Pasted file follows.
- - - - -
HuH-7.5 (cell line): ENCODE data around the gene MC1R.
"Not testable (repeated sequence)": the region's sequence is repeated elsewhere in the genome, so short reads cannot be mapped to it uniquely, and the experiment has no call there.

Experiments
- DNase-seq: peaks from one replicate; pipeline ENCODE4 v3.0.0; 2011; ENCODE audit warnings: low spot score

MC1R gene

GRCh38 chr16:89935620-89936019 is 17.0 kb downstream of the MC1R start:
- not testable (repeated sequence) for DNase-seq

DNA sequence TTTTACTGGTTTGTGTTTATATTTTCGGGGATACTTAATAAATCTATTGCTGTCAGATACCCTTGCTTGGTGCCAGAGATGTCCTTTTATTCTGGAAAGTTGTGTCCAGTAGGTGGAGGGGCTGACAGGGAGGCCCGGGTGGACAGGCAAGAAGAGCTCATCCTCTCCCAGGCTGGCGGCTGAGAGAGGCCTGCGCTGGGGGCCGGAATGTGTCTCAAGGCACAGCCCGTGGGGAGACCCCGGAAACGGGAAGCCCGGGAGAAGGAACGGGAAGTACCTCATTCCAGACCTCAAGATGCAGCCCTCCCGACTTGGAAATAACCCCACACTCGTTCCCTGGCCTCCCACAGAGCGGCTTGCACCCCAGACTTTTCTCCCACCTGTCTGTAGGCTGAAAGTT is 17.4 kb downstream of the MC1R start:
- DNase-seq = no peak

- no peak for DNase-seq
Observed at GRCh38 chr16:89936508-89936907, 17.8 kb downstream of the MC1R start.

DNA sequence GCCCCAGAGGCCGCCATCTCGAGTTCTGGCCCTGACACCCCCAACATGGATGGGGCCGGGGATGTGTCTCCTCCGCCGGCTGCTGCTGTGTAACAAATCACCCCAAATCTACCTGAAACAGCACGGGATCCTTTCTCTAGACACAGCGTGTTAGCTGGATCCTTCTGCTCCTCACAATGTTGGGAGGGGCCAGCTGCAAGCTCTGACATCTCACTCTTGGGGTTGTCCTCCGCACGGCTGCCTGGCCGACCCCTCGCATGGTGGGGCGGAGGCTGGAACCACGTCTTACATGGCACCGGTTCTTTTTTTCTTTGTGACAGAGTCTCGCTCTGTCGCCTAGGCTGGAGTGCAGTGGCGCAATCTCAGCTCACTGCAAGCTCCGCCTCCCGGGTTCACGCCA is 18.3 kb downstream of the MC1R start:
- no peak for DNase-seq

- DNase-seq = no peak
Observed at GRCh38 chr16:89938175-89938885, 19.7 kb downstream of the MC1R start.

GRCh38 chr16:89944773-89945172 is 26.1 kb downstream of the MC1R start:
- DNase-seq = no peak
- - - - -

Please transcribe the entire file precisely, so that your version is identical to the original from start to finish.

HuH-7.5 (cell line): ENCODE data around the gene MC1R.
"Not testable (repeated sequence)": the region's sequence is repeated elsewhere in the genome, so short reads cannot be mapped to it uniquely, and the experiment has no call there.

Experiments
- DNase-seq: peaks from one replicate; pipeline ENCODE4 v3.0.0; 2011; ENCODE audit warnings: low spot score

MC1R gene

GRCh38 chr16:89935620-89936019 is 17.0 kb downstream of the MC1R start:
- not testable (repeated sequence) for DNase-seq

DNA sequence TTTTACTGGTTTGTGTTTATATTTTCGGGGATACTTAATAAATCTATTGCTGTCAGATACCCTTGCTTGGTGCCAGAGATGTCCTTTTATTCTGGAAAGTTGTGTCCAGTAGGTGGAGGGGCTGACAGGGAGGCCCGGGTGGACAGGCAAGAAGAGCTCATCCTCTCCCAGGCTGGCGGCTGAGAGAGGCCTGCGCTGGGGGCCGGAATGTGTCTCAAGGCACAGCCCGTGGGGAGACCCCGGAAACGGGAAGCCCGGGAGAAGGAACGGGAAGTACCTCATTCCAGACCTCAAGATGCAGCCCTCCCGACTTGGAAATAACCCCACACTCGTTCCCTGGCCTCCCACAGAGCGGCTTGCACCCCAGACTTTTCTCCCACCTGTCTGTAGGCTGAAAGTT is 17.4 kb downstream of the MC1R start:
- DNase-seq = no peak

- no peak for DNase-seq
Observed at GRCh38 chr16:89936508-89936907, 17.8 kb downstream of the MC1R start.

DNA sequence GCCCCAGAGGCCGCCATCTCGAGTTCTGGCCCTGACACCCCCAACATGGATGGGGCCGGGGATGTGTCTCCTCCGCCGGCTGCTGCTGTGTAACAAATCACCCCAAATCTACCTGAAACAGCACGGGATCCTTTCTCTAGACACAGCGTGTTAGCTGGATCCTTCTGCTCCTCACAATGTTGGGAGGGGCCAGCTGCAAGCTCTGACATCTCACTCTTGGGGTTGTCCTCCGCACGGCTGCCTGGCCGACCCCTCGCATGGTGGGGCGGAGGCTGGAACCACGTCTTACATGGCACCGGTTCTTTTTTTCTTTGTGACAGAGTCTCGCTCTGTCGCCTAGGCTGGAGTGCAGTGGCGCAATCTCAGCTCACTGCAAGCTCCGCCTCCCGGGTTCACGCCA is 18.3 kb downstream of the MC1R start:
- no peak for DNase-seq

- DNase-seq = no peak
Observed at GRCh38 chr16:89938175-89938885, 19.7 kb downstream of the MC1R start.

GRCh38 chr16:89944773-89945172 is 26.1 kb downstream of the MC1R start:
- DNase-seq = no peak